Brown has a tetrad of 4-star recruits behind him, lead by returning sophomores Cain (443 yards, 8 TDs) and Ford (294 yards, 3 TDs). Freshmen Caziah Holmes and Keyvone Lee round out the position.
Clifford’s dual-threat abilities (402 rushing yards) are not to be forgotten, and a veteran offensive line that loses only one starter (Steven Gonzalez) gives PSU a chance to move up from fourth in the B1G in rushing. Backup quarterback Will Levis should also be in the mix after rushing for 213 yards last season, including 108 against Rutgers.
Kicking game: Even
Penn State returns two scholarship kickers in Jordan Stout and Jake Pinegar, with the former handling kickoffs and longer field goals. Stout and Pinegar combined to be an effective duo in 2019, with Pinegar converting 11 of 12 field goal attempts and Stout showing his strength on conversions from 53 and 57 yards.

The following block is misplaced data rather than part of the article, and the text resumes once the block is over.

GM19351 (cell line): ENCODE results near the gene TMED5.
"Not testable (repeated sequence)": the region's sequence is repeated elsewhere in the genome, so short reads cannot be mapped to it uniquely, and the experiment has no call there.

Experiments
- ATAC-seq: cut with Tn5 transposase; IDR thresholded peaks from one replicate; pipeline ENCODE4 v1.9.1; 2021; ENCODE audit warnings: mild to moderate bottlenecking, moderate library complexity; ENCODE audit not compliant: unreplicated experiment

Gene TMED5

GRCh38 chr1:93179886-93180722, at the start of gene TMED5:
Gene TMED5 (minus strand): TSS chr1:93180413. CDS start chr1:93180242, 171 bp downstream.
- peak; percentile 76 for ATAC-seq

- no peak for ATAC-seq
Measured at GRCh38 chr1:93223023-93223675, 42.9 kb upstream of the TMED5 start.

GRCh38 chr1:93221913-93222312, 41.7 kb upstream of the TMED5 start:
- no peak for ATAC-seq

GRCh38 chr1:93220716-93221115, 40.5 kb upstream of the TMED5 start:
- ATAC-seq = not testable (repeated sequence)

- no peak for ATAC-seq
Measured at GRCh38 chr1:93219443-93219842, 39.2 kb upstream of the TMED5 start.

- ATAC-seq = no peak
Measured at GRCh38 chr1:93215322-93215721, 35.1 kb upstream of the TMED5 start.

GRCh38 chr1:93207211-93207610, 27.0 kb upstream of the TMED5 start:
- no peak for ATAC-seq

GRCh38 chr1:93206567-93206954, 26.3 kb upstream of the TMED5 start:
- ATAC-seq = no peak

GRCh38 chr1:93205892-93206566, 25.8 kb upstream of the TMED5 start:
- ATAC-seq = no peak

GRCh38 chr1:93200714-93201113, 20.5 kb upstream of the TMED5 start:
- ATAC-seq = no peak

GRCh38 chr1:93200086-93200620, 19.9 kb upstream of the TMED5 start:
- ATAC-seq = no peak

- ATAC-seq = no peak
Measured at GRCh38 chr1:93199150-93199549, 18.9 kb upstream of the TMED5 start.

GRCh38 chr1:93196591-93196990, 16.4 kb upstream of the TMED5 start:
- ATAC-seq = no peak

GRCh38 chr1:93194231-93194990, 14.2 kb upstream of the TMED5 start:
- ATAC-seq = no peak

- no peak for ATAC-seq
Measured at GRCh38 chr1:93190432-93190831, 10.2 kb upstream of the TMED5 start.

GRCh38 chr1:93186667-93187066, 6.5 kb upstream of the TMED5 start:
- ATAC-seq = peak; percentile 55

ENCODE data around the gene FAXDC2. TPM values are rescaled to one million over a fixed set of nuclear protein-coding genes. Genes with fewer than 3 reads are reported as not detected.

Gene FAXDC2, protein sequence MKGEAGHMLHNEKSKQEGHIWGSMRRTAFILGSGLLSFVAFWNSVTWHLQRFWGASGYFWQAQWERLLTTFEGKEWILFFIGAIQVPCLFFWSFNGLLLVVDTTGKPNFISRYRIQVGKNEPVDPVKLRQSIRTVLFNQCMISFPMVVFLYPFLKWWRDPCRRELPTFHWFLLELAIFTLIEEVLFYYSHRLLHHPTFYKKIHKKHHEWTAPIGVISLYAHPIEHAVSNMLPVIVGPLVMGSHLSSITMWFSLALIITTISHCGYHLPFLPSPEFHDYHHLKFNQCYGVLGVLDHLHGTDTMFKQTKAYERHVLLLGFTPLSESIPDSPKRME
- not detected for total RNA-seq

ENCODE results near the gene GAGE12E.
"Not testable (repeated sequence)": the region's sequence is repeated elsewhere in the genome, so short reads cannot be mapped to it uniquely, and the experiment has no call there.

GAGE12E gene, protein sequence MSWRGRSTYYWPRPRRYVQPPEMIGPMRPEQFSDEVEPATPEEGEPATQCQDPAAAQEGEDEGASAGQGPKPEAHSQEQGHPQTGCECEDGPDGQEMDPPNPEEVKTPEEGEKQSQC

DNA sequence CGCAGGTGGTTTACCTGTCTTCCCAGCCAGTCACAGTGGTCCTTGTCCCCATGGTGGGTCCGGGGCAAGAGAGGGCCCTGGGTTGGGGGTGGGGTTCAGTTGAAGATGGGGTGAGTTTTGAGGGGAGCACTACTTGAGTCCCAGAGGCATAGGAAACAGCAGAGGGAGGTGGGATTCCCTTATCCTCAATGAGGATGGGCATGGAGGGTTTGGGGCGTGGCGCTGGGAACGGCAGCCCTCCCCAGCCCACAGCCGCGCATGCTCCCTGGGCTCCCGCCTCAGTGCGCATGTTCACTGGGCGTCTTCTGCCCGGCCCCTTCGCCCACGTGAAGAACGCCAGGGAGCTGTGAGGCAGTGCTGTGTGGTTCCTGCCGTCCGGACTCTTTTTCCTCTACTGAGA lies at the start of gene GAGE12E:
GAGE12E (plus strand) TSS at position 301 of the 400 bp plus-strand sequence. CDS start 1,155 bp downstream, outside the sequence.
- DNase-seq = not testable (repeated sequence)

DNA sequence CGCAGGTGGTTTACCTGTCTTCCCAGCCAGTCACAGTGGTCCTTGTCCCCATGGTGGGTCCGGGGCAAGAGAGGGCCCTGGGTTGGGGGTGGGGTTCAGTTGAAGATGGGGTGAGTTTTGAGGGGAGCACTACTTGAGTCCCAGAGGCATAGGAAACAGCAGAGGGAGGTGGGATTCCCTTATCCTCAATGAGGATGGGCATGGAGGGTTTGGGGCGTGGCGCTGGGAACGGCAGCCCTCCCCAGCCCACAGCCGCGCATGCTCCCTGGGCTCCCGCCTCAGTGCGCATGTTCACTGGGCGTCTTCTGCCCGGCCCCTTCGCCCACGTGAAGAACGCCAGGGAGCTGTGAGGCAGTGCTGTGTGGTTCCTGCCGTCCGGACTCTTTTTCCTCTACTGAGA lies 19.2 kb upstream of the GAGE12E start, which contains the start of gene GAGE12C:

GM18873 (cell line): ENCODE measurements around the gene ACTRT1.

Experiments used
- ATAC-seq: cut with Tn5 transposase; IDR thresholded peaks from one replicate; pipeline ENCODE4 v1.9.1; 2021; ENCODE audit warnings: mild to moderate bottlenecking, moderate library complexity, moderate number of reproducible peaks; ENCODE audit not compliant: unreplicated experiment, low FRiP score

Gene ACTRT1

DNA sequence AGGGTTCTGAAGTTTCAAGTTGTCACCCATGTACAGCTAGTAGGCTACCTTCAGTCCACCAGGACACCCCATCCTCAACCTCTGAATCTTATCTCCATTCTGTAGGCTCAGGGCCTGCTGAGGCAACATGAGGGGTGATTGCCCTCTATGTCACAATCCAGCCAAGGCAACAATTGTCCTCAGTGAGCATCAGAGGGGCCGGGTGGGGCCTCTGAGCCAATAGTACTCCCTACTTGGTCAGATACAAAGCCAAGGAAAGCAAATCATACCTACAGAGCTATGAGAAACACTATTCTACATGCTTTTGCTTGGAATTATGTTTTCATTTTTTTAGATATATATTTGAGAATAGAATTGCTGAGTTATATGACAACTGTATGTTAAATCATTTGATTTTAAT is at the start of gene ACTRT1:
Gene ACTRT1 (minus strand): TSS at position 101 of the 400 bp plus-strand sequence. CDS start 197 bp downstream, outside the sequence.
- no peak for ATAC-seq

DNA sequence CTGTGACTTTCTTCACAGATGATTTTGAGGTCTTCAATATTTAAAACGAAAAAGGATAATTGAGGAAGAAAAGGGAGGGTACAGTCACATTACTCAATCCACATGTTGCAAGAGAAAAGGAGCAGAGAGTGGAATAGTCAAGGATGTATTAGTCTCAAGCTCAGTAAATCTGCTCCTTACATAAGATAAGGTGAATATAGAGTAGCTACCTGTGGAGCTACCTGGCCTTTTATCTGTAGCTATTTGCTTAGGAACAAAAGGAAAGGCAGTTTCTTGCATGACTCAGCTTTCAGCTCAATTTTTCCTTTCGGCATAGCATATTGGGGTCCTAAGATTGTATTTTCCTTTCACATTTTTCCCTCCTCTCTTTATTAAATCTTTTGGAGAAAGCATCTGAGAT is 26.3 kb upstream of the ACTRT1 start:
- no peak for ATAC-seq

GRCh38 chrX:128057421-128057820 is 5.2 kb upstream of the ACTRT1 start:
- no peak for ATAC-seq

It will be near impossible to replace the speed and explosiveness of K.J. Hamler in the return game, but Jahan Dotson will likely be the lead option to replace the Denver Broncos rookie. If not Dotson, look for special teams coach Joe Lorig to use one of his running backs — perhaps Journey Brown, one of the few players on the team who can rival Hamler’s speed. It’s also not totally out of the question that preseason All-America linebacker Micah Parsons may field some kicks as part of a Heisman campaign.
It’ll be hard to be too much better than last season, but it’s the fine details that differentiate the type of team Penn State has been in years past from teams like Ohio State, Clemson and Alabama.
With the exception of proven receivers, Ciarrocca couldn’t ask for a much better roster to ease his transition to Happy Valley. If the offense picks up where it left off in Dallas at the Cotton Bowl, the Nittany Lions may be scoring points well into the first few days of 2021.